Which desktop environment should I use with ThinLinc?

ThinLinc supports multiple desktop environments (DEs) through its profile chooser functionality. Where multiple desktop environments (or profiles) are made available by the administrator, users may be presented with a choice during login. Which profiles, if any, the user gets to choose from will depend on certain conditions determined by the administrator. Each profile may provide a different desktop environment, or perhaps even different configurations of the same desktop environment, each suited to different tasks.

Deciding which DE(s) to use with ThinLinc depends mostly on your specific use-case and personal preferences. However, there are some general guidelines which may help in making your decision.

  • Consider choosing a simple, light-weight DE over a more complex one with lots of “eye candy”. This will not only use less resources on the server, but also use less network bandwidth, giving a better end-user experience. Some examples of light-weight DEs are MATE, XFCE, and LXDE.

  • Some modern compositing DEs require a GPU in order to function, and if a GPU is not available, will try to use the CPU for graphical operations instead. This can be very inefficient and resource intensive, but will work with ThinLinc, and may be an option if you have powerful hardware and/or a small number of users. Examples of such DEs are GNOME, KDE, and Cinnamon (part of Linux Mint).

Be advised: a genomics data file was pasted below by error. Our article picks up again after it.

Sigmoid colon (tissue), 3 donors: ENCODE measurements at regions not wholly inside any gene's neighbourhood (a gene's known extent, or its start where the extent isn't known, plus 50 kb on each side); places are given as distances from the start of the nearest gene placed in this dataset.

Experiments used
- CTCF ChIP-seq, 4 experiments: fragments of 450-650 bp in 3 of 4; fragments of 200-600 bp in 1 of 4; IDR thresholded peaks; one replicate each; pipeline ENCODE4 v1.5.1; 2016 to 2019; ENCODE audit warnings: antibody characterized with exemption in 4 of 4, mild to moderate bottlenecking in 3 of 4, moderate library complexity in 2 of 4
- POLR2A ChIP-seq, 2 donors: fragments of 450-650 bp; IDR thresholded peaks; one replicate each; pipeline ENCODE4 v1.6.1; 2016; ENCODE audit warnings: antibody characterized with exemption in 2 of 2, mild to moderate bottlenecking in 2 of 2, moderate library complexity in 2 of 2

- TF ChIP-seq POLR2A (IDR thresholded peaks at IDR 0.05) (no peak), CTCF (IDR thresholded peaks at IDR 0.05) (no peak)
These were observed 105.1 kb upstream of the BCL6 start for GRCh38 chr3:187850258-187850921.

(Note that MATE also supports compositing, however this can be disabled in settings. If you choose to run MATE, we recommend doing so with compositing disabled)

  • If you need to run multiple sessions as the same user, check that this works with your chosen DE, as not all will support it. You can find more information on this subject in the post “Why does starting multiple ThinLinc sessions as the same user sometimes fail?”.

  • If you plan to configure users’ desktops using the ThinLinc Desktop Customizer (TLDC), check that it supports your chosen DE. Some DEs - particularly those which no longer use the traditional desktop metaphor, such as GNOME Shell - are not compatible with TLDC, and will have to be customized manually.

  • If you are expecting users to connect to their ThinLinc sessions from mobile or touch-screen devices, try to choose a DE which is touch-friendly, or at least configure it to be usable without a keyboard and mouse (larger icons, etc). You can find more information on using ThinLinc from such devices in the post “Can I use ThinLinc from my mobile phone or tablet?”.

Finally, if you’d like to know what DEs other ThinLinc users are running, check out our recent poll at “Poll - Which desktop environment do you use? [CLOSED]”, or alternatively, feel free to ask around on the forum.

For more information on configuring profiles within ThinLinc, see TAG Chapter 14.4.  Customizing the User's Session

For more information on the ThinLinc Desktop Customiser, see TAG Chapter 18.  Building Custom Linux Desktops with the ThinLinc Desktop Customizer